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Retribution to veterans of cozenage 2.12.2007 Adjusted on the 27.5.2013


the light of the ones aglow ©copyright2013owpp

the light of the ones aglow
©copyright2013owpp

Retribution to veterans of cozenage
——————————————–

Thoughts buzzing
An incessant leitmotif.
Deceptions at the Aube (1)
Mordacity and broken dreams…

Mirth so short in the natural
Course of life…so long
When sowed with pitfalls…
A cordial façade turns to

Perfidiousness in the
Nanosecond letting go
Of principium such,
An animal with prey.

——————-

Faith in your light draws
The ones aglow, rich and
Vivid with strength, simply
Being, living what is.

Acknowledging, welcoming
Its perpetual rebirth, being
Accountable for the twig
And flower, the sun and

Rain, night and day, for
It is through you all exists,
For you…
Take away its inhabitants

And you have stolen purpose.
Entanglements… justification
For capitulating? They have
Given birth to your backbone,

Durability, the best input for
Veteran victims of cozenage (2)
For those who transmute
Adversity to victory, calamity

To boon, those who bring
Music and penetrate the
Far ends…Our marrow.
Who ream what would (3)

Have stayed comatose
Had they not come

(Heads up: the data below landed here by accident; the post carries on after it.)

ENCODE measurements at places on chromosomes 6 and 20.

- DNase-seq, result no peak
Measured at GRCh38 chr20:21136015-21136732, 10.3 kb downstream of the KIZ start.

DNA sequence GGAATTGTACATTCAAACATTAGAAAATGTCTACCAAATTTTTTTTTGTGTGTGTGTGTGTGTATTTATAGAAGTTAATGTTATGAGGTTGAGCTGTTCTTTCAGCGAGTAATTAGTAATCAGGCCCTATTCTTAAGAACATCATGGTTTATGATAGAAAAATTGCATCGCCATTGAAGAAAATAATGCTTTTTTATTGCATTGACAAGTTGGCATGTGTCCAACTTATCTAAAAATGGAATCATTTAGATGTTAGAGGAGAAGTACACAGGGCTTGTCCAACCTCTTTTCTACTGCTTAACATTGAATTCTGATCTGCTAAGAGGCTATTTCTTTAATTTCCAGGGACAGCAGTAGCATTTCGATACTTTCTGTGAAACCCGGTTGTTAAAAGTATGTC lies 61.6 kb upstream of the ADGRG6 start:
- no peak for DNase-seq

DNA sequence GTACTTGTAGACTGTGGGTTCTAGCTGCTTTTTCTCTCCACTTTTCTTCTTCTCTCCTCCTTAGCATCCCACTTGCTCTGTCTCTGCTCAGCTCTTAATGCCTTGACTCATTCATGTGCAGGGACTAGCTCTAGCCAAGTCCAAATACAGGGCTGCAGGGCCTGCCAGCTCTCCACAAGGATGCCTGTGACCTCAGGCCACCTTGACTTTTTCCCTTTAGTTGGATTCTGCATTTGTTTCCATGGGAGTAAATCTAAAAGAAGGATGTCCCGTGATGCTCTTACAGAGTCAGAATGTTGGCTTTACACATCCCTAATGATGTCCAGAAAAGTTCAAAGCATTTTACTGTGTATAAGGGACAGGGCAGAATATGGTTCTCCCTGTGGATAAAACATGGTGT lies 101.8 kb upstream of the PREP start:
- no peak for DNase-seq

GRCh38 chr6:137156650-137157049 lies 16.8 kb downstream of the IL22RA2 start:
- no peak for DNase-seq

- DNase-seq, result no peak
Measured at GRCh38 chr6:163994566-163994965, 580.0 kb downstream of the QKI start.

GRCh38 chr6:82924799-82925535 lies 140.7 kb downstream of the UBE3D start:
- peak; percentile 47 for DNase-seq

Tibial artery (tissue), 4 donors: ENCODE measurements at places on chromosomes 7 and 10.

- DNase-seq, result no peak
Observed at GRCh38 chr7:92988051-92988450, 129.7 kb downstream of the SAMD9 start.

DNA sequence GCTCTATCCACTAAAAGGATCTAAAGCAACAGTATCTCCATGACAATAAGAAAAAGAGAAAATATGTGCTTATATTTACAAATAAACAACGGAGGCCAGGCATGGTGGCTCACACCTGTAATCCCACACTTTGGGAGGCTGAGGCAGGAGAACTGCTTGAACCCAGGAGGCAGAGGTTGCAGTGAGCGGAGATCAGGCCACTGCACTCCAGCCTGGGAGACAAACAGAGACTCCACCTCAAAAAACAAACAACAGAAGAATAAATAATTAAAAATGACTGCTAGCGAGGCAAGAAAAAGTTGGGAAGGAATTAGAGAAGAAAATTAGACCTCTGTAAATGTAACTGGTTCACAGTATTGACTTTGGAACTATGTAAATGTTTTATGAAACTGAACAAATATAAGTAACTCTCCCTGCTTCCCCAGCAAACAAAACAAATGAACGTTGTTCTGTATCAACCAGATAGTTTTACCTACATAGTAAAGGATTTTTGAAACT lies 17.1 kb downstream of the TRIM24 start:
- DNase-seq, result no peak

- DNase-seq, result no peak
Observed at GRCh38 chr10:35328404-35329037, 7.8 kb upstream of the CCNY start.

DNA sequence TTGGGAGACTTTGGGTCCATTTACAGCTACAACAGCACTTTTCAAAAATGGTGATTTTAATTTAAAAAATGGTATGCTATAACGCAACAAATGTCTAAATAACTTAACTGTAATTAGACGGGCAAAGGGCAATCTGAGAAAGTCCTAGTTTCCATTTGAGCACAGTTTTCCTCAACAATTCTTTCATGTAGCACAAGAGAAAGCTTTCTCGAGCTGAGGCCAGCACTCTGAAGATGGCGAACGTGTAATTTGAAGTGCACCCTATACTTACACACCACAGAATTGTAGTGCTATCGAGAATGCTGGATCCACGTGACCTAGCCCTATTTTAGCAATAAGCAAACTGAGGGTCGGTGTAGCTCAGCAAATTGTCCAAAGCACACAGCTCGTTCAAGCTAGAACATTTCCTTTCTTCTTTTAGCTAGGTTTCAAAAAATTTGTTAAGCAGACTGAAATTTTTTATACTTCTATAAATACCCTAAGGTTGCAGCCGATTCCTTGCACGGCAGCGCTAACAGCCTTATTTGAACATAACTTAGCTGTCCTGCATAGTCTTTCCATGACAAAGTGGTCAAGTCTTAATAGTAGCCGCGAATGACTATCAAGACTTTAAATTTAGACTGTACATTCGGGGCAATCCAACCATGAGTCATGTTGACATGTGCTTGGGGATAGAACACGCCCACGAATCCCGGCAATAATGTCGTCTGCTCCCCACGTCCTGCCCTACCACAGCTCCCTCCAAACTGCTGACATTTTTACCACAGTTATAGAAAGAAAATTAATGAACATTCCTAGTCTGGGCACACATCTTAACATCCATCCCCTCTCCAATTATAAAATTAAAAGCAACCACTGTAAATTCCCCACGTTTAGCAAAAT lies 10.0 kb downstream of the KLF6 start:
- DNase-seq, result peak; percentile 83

On our path, forced
Radiancy in the

Dimness of humdrum…
Of the wonted. Those
Who have stopped the
Incessant leitmotif.

______________

Aube (1)
A river of northeast France flowing about 225 km (140 mi) to the Seine River north-northwest of Troyes

Cozenage (2)
1. To mislead by means of a petty trick or fraud; deceive.
2. To persuade or induce to do something by cajoling or wheedling.
3. To obtain by deceit or persuasion.
v.intr.
To act deceitfully.

[Perhaps from Middle English cosin, fraud, trickery.]

Ream (3)
tr.v. reamed, ream•ing, reams
1. To form, shape, taper, or enlarge (a hole or bore, for example) with or as if with a reamer.
2. To remove (material) by this process.
3. To squeeze the juice out of (fruit) with a reamer.

[Possibly from Middle English remen, to make room, variant of rimen, from Old English r man; see reu – in Indo-European roots.]

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About oawritingspoemspaintings

A lover of poetry, abstract and realistic painting, music, good writing, languages, Italy, photography, holistic therapies, natural lifestyle and fully living the moment.

2 responses »

  1. “They have given birth to your backbone” >> wow!

    Reply
    • The biggest compliment to a poem I wrote is when the reader picks up words that were poignant in their regard and let me know. Thanks! I appreciate 🙂
      I am glad the joy I had in finding those words, passed on…

      Reply

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